MacFarlane Endowed Distinguished Professor and Director Auburn University, AL, United States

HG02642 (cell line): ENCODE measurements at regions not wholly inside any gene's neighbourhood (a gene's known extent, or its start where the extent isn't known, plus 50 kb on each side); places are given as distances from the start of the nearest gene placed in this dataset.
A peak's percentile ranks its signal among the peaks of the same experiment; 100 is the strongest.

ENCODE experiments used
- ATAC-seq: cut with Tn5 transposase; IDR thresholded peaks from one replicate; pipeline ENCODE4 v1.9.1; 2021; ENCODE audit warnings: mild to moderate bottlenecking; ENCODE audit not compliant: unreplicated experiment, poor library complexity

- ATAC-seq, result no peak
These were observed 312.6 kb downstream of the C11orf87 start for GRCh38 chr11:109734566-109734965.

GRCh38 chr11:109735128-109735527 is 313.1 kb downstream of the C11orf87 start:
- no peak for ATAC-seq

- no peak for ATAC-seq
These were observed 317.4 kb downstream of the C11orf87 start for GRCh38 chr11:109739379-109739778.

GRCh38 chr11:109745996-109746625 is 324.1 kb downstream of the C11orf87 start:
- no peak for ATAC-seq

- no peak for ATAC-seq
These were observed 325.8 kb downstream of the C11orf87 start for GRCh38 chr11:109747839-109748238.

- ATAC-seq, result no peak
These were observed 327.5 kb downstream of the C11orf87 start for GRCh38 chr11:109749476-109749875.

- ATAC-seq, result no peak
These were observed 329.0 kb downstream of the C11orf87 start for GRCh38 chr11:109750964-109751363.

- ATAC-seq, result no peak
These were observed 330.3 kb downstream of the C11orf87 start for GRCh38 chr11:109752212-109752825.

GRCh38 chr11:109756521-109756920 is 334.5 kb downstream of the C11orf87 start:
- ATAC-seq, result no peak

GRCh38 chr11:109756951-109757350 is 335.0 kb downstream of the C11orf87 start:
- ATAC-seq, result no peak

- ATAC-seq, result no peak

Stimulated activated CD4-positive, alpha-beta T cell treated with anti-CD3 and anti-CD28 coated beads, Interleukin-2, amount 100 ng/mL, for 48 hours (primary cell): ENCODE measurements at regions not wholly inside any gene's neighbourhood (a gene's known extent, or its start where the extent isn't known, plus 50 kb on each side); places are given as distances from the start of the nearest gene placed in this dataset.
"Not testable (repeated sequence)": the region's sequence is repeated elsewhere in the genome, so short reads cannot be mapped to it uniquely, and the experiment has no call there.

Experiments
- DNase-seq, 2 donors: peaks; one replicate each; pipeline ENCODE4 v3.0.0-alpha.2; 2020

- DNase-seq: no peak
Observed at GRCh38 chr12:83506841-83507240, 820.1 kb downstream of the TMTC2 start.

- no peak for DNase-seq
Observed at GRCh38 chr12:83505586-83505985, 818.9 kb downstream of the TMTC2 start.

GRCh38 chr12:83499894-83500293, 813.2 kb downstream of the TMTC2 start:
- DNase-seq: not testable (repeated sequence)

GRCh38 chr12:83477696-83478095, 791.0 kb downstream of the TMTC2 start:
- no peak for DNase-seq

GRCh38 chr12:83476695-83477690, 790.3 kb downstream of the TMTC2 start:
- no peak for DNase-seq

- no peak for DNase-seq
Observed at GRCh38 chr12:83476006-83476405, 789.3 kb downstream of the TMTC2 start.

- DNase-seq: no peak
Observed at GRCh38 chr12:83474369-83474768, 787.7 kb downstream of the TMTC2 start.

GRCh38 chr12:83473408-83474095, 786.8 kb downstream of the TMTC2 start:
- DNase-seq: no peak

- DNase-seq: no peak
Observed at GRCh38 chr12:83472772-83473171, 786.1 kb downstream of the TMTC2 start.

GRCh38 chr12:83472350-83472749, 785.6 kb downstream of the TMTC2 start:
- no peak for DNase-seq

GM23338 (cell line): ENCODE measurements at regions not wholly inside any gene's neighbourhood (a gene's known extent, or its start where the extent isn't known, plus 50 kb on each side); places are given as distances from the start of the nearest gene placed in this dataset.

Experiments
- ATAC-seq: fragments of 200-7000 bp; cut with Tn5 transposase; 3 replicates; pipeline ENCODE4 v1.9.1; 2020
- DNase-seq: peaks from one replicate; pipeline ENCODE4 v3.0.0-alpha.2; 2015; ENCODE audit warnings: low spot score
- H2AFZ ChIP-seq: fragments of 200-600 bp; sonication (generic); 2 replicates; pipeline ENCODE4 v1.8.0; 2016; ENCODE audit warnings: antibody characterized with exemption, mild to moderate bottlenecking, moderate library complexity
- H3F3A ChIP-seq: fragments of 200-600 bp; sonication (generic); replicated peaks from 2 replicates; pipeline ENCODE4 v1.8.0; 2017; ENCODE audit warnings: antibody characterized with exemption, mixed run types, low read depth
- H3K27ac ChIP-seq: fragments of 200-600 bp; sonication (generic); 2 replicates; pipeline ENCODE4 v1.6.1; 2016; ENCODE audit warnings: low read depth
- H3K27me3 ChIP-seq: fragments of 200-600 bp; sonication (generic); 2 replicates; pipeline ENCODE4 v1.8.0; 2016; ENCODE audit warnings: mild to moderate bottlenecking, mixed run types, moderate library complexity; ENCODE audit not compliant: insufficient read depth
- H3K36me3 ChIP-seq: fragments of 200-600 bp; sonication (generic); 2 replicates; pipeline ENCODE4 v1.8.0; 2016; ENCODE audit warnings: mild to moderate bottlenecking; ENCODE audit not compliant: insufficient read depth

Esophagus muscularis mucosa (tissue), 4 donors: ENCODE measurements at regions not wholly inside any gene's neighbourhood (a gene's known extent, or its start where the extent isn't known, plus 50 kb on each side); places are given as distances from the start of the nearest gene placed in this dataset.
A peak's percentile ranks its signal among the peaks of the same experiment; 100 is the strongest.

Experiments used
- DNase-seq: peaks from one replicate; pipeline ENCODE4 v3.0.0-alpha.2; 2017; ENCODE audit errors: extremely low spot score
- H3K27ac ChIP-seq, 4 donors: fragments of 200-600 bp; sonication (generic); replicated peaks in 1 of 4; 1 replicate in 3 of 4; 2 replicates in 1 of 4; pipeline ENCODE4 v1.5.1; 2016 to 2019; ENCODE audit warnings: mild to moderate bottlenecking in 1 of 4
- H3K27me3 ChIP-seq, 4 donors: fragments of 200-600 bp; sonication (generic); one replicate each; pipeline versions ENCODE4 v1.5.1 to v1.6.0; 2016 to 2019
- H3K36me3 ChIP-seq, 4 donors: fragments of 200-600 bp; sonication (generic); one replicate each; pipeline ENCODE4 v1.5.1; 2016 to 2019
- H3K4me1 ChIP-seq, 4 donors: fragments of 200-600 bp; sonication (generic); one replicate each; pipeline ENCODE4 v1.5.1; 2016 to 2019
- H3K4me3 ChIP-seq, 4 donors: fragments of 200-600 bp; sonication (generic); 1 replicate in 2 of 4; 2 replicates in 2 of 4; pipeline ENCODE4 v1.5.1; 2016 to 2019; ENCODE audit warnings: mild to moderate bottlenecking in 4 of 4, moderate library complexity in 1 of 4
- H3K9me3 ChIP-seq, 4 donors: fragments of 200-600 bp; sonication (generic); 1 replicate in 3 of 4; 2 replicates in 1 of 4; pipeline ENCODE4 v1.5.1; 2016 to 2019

Flexible power sources have received increased attention as a result of the introduction of a number of flexible portable electronics applications. In wearable applications that require the attachment of an appliqué skin patch or the integration of electronics into wearable clothes, flexible electronics may be subjected to static and dynamic folding. While the effect of C-rates and operating temperatures on the reliability of thick lithium-ion batteries has been investigated earlier, the effect of static and dynamic U-flexing on the battery cycle life of thin lithium-ion power sources is not well understood. The combined impacts of deep and shallow depths of charge, static-folding, dynamic-folding, and twisting load(s) have been characterized for thin-flexible Li-Ion batteries under varied fold orientations and varying C-rates in this research work. The lithium-ion batteries investigated have a thickness of less than 1mm. The performance and reliability of cathode chemistries such as NMC and LCO have been investigated. For battery condition assessment, output metrics such as battery capacity and degradation have been examined. Lamination has also been investigated and compared to non-laminated batteries for thin-flexible battery integration. The impact of different lamination process settings on peel strength and charge-discharge cycling degradation has been measured. To explore the combined influence on capacity deterioration, laminated batteries were exposed to static and dynamic fold tests. Finally, a life-prediction model was created to estimate battery capacity decline as a function of cycle number, operating temperature, and depth-of-discharge. Acceleration factors between accelerated test circumstances and use-conditions can be calculated using the model. The model can also be used to calculate the required test levels to ensure dependability in common use-cases.